A Quantitative Study on Indigenous Medicinal Plants used by Tribes of Kerala


  • Simi Asharaf Gandhigram Rural Institute-Deemed University, Gandhigram.
  • M Sundaramari Gandhigram Rural Institute-Deemed University, Gandhigram.




Indigenous Medicinal Plants, Quantitative factors, Idukki district, Kerala


A quantitative study of indigenous medicinal plants with detailed documentationamong tribal people was carried out in Idukki Wildlife Sanctuary, Idukki District, Kerala State. Nine tribal settlements were selected for the study based on the area and availability of information. Accordingly 120 informants were selected purposively. Direct observation, semi structured interview and group discussion were used to collect the data from the informants. The collected data was analysed using Micro-soft Excel spreadsheet 2010 and summarized using descriptive statistical methods. Five different quantitative statistical tools such as Relative Frequency of Citation (RFC), Use value (UV), Relative Importance Index (RI), Relative Importance Index (RI), Fidelity Level (FL) and Informants’ Consensus Factor (ICF) were analysed with score. Acacia caesia (L.) Wild had the highest RFC with rank I,; Adhatoda beddomei C.B. Clarke gave the highest use value with the maximum number of medicinal purposes (four).  A majority of species were found to be most used among the community. The highest level of ICF was obtained for urological ailments (UA) followed by gynaecological ailments (GAA) and Dermatological ailments (DA) in that order.

Author Biographies

Simi Asharaf, Gandhigram Rural Institute-Deemed University, Gandhigram.

Ph.D. Scholar, Faculty of Agriculture and Animal Husbandry, Gandhigram Rural Institute- Deemed University, Gandhigram-624 302

M Sundaramari, Gandhigram Rural Institute-Deemed University, Gandhigram.

Professor (Agricultural Extension), Faculty of Agriculture and Animal Husbandry, Gandhigram Rural Institute-Deemed University, Gandhigram-624 302


Ajesh, T.P, Naseef, S.A.A, & Kumuthakalavalli, R. (2012). Ethnobotanical documentation of wild edible fruits used by Muthuvan tribes of Idukki, Kerala- India. International Journal of Pharma and Bio Sciences, 3(3): 479 – 487.

Cordell, G.A. (2000). Biodiversity and drugs discovery - a symbiotic relationship. Phytochemistry, 55: 463- 468.

Gazzaneo, L.R.S., Lucena, R.F.P. & Albuquerque, U.P. (2005). Knowledge and use of medicinal plants by local specialists in a region of Atlantic Forest in the state of Pernambuco. Journal of Ethnobiology & Ethnomedicine. 1- 9.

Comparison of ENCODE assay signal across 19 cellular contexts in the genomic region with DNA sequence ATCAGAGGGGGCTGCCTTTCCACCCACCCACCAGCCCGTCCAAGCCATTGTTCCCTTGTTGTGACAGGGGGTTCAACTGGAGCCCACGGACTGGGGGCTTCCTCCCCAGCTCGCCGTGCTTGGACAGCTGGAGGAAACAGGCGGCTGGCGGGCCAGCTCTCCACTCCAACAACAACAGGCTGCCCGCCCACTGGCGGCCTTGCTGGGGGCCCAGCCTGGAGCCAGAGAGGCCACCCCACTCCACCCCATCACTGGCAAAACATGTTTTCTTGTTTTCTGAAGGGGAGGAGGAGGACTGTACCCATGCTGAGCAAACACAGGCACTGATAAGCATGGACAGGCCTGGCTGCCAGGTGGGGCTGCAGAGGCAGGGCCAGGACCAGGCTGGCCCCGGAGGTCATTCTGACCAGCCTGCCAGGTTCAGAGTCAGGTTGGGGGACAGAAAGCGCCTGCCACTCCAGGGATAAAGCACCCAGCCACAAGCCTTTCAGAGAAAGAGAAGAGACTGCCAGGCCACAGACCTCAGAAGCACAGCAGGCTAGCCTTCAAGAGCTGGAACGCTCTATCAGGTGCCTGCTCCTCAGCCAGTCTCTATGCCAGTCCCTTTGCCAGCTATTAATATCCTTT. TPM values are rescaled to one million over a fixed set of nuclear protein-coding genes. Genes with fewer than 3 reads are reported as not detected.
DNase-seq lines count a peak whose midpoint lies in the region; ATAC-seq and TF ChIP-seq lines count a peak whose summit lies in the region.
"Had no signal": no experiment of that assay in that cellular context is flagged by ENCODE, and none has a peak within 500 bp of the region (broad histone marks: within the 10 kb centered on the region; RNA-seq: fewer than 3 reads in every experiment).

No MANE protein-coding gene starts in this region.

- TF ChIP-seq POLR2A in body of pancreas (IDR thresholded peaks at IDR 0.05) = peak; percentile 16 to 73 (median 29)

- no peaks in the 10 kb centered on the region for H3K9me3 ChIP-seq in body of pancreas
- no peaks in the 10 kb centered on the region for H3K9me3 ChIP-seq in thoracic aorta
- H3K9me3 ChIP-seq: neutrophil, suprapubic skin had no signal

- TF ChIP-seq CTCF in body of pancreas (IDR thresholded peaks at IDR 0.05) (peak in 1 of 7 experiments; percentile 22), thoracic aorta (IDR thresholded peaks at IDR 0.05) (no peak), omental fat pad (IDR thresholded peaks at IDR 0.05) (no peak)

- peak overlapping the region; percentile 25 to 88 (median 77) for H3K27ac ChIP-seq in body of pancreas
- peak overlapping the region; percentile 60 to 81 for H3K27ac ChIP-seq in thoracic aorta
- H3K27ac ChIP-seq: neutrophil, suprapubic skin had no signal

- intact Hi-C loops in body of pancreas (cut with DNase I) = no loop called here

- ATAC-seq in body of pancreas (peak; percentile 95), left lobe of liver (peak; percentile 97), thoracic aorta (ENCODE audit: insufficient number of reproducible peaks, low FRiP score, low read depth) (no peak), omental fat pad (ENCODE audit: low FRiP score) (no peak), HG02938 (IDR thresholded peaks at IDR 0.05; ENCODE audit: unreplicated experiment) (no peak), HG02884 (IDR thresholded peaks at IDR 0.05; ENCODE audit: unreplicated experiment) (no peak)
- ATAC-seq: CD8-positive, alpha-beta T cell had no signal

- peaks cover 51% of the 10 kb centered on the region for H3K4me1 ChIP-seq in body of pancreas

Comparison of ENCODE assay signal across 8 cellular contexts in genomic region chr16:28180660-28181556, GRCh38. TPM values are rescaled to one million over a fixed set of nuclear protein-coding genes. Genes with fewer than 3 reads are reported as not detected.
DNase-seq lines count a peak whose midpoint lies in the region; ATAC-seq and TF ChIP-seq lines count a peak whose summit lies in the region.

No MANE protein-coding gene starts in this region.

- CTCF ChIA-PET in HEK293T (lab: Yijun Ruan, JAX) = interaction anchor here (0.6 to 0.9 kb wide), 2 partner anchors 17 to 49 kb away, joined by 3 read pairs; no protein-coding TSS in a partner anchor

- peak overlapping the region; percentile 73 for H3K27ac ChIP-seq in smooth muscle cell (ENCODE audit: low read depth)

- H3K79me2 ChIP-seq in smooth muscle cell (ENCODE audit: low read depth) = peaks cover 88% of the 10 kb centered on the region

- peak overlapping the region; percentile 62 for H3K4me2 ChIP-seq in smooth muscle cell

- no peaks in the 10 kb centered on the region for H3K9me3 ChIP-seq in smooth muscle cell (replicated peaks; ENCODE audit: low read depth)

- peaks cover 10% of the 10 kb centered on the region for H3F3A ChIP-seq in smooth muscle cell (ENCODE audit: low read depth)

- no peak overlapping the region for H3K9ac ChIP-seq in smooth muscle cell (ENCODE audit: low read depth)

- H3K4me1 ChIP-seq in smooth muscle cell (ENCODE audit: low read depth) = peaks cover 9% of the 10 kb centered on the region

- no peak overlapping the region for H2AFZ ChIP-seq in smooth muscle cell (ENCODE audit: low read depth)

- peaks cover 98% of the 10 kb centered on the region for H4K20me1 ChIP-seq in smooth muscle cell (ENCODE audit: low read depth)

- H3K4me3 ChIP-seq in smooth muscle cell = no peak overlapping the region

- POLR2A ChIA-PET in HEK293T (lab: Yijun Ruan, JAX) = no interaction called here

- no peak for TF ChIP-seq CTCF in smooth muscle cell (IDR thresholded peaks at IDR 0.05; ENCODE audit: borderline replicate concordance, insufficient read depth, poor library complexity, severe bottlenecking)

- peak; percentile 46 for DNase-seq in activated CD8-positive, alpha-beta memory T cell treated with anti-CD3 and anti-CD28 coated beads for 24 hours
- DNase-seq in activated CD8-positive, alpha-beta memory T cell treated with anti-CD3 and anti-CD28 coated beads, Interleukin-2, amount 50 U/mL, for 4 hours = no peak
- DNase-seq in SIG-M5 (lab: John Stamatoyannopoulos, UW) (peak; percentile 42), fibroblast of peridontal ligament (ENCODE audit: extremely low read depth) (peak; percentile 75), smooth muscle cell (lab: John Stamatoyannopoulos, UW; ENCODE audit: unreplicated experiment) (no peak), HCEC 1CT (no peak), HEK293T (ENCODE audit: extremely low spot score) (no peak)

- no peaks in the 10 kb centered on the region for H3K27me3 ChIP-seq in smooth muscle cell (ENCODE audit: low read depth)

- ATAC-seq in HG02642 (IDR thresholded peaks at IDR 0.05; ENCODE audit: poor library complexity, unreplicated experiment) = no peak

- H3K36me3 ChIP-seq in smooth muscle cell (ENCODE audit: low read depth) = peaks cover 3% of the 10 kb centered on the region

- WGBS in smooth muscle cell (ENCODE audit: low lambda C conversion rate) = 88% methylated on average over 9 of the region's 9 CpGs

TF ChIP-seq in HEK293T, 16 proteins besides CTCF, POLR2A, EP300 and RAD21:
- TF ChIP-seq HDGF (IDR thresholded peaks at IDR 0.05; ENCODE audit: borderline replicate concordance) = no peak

Pushpangadan, P., Rajasekharan, S. & George, V. (2002). Indigenous Knowledge and benefit sharing. A TBGRI experiment in IK strategies for Kerala. Thiruvananthapuram: NSE Publication.

Runyoro, D.K.B., Ngassapa, O.D., Matee M.I.N., Joseph, C.C. & Moshi, M.J. (2006). Medicinal plants used by Tanzanian traditional healers in the management of Candida infections. Journal of Ethnopharmacology,106, 158 -165.

Simon, S.M., Norman, T.S.J., Suresh, K. & Ramachandran, V. (2011). Ethnomedicinal plants used by the Urali tribes of Idukki District, Kerala which are hitherto un-reported in codified Ayurveda system of medicine. International Journal of Research in Ayurveda and Pharmacy, 2(2) 469-472.

Sudeesh, S. ( 2012). Ethnomedicinal plants used by Malayaraya tribes of Vannapuram village in Idukki, Kerala, India. Indian Journal of Science and Technology. 1(1):7-11

Tardio, J. & Pardo-de Santayana, M. (2008). Cultural importance indices: a comparative analysis based on the useful wild plants of southern Cantabria (Northern Spain). Economic Botany. 62, 24–39.

Thirumalai, T., Kelumalai, E., Senthilkumar, B. & David, E. (2009). Ethnobotanical study of medicinal plants used by the local people in Vellore District, Tamilnadu, India. Ethnobotanical leaflets 13, 1302–1311.

Zashim Uddin. M. & Abul Hassan, M. D. (2014). Determination of informant consensus factor of ethnomedicinal plants used in Kalenga forest, Bangladesh. Journal of Plant Taxonomy. 21(1): 83-91, 2014




How to Cite

Asharaf, S., & Sundaramari, M. (2017). A Quantitative Study on Indigenous Medicinal Plants used by Tribes of Kerala. Journal of Extension Education, 28(3). https://doi.org/10.26725/JEE.2016.3.28.5695-5702